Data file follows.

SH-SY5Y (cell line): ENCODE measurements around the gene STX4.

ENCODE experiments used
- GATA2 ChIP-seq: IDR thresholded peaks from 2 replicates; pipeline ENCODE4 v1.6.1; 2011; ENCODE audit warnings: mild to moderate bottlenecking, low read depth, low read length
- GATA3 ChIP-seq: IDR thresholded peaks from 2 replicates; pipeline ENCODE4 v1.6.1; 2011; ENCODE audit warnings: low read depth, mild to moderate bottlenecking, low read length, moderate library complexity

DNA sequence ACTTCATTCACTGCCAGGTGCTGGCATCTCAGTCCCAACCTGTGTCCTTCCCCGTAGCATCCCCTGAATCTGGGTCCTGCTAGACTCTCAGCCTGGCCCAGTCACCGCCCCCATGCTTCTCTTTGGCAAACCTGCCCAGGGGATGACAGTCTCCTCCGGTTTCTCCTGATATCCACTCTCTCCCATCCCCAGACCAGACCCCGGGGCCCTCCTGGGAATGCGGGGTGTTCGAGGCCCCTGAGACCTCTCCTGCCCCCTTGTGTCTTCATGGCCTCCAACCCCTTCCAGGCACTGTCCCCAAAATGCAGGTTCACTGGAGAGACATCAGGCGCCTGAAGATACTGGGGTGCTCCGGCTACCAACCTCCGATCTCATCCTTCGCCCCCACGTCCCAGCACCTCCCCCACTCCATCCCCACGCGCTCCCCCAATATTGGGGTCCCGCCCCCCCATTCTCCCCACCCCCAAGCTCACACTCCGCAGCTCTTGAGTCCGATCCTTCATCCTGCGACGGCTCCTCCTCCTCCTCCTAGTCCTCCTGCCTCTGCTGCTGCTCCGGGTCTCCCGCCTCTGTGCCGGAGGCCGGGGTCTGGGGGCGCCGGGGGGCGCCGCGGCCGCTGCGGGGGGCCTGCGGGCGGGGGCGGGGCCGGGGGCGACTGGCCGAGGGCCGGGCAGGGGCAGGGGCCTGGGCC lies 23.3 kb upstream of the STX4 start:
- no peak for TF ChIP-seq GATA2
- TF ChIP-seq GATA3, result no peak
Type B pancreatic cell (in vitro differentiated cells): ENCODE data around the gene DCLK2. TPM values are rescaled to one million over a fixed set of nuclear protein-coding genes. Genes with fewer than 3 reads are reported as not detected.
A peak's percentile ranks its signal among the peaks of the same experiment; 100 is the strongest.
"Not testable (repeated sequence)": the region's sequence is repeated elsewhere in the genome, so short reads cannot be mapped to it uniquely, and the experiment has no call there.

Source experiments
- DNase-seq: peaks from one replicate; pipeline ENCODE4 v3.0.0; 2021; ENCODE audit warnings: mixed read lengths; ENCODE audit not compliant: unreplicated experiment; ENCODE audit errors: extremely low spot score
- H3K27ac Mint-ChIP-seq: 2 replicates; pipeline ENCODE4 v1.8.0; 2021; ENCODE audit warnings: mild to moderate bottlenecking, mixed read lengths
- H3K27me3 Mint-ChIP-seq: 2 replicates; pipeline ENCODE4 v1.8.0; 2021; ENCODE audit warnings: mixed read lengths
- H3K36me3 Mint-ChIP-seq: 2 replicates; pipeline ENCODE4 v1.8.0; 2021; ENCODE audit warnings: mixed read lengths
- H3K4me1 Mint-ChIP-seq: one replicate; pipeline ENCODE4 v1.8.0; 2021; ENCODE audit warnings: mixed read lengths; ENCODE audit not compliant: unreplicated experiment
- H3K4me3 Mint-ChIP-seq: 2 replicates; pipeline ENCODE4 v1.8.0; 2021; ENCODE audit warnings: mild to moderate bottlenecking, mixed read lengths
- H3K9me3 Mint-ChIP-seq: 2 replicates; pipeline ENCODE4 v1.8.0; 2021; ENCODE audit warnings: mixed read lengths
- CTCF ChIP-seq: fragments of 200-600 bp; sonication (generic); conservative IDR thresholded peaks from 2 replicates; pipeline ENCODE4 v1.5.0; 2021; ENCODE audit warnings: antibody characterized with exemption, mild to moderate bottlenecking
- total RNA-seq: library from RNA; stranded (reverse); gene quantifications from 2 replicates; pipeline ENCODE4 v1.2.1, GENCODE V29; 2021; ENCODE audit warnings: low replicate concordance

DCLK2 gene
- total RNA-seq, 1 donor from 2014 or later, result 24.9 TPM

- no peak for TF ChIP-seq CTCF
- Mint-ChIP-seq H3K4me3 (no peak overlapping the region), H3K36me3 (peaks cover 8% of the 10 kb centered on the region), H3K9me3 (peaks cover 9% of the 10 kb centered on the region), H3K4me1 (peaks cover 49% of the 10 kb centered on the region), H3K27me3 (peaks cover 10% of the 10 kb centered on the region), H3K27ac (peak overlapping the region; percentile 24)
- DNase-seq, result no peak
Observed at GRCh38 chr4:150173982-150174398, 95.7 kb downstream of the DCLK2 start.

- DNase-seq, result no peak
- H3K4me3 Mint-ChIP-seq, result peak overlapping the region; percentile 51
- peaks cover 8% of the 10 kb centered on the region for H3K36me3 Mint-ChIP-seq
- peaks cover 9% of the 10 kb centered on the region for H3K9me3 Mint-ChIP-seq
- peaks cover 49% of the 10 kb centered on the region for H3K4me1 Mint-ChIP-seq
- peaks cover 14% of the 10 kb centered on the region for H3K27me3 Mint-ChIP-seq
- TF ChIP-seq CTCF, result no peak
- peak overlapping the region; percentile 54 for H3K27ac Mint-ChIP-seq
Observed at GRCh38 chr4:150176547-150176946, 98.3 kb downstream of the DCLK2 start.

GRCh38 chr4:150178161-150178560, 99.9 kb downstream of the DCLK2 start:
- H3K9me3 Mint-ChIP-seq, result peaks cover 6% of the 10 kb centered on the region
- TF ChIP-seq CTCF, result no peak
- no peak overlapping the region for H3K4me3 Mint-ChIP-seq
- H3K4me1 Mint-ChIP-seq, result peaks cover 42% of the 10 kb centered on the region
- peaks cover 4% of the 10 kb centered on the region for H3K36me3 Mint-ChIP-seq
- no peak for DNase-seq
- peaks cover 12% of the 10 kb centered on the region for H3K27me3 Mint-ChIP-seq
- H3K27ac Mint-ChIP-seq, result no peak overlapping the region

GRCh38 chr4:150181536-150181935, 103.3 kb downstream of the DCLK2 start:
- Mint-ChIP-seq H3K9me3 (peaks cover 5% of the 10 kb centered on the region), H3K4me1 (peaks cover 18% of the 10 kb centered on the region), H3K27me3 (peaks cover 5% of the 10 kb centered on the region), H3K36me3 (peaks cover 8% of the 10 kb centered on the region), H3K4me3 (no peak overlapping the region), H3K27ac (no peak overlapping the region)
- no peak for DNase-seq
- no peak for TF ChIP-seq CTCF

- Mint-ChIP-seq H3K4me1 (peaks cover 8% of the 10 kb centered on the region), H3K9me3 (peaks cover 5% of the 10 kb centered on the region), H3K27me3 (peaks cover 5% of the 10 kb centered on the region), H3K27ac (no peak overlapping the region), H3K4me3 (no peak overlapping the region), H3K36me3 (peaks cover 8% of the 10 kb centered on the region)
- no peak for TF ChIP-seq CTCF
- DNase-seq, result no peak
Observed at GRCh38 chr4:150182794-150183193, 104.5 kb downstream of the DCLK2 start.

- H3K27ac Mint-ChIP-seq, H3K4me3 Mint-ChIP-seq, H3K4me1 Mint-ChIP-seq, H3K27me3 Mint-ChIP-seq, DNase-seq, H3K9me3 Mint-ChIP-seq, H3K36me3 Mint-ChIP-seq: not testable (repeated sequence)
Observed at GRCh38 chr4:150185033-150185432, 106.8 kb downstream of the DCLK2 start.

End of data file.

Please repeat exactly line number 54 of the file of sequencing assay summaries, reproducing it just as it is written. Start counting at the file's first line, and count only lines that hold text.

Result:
Observed at GRCh38 chr4:150185033-150185432, 106.8 kb downstream of the DCLK2 start.